If that were the case it would bring the total amount paid back by the burglars to about £8.2m.
Perkins was caught after Hatton Garden investigators installed a listening device in his blue Citroen Saxo, on which he was recorded saying he planned to use his share of the spoils to fund his pension.
He was arrested with Collins and Jones, having dropped off a holdall containing some of the loot.
Perkins celebrated his birthday during the raid and was involved in all stages of the operation, including disposing of the stolen goods.
He was inside the Hatton Garden building posing as a builder and "working" inside the lift on 31 March during the raid, which was carried out over the Easter weekend in 2015.
When his home was searched police found jewellery, cash, blue workman's overalls and five pairs of white fabric gloves that were used by the burglars who aimed to leave no forensic evidence at the scene.
ROBBERS' PAL PLEA

Mystery Hatton Garden raider Basil urged to hand back £6.5m of loot as fellow blaggers handed longer jail sentences

A source said: 'The others are desperate for him to hand back a good percentage of it or else they will die in prison.'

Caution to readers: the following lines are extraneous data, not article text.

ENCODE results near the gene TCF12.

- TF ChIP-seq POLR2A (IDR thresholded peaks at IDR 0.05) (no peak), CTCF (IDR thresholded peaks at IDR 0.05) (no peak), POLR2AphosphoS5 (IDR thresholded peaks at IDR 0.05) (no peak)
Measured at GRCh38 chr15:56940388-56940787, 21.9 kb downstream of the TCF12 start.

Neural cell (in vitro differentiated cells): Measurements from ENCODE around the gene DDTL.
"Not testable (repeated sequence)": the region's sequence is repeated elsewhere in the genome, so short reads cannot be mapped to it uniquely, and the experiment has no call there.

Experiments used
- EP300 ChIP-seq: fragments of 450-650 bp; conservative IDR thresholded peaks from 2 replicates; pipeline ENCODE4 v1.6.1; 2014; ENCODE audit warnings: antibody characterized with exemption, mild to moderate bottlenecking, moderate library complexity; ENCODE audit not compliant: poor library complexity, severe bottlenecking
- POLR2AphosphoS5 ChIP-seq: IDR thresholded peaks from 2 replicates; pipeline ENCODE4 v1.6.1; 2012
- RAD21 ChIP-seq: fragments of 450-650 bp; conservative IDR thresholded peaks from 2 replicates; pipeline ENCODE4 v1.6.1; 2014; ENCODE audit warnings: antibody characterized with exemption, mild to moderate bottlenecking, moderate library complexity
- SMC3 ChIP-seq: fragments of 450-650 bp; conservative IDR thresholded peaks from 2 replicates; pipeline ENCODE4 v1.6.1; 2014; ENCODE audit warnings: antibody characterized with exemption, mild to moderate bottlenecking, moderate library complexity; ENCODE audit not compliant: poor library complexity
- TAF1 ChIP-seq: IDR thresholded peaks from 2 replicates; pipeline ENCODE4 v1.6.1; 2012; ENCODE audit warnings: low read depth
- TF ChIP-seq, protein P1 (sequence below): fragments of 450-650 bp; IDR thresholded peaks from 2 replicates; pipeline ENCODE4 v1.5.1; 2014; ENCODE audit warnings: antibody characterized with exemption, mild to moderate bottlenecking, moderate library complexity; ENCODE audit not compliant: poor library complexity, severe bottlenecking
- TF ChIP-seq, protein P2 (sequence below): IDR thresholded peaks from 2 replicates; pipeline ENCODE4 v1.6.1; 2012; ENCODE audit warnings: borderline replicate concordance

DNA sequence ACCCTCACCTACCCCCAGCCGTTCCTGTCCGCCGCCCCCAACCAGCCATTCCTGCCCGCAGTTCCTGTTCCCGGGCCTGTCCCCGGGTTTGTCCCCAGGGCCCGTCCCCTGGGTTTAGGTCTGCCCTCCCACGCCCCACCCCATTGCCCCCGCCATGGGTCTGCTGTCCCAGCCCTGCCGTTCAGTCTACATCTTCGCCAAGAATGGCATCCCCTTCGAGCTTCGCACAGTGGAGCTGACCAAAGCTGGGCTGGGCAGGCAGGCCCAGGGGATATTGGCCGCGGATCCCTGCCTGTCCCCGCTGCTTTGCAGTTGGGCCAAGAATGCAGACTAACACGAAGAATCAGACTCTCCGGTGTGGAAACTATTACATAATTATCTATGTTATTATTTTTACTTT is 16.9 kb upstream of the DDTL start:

MYSTERY Hatton Garden raider Basil is being urged by his fellow blaggers to hand back millions of pounds worth of booty under his control after they were given longer jail sentences.
Heist ringleaders Brian Reader, 78, Terry Perkins, 69, and John ‘Kenny’ Collins, 77, were given effective death sentences last week when they were ordered by a court to jointly hand back £6.45million of spoils from the safe deposit centre break-in.
Along with fellow main player Danny Jones, 63, they must stump up the money between them or each serve the whole of a seven-year default sentence under the confiscation order.
Coming on top of the seven years they are already serving for the £14 million Hatton Garden burglary, it is equivalent to the gang now serving 21-year jail sentences for the heist.
It is understood that Reader, 78, and Perkins, 69, who are both suffering major health injuries in jail, are the only gang members to know Basil’s identify.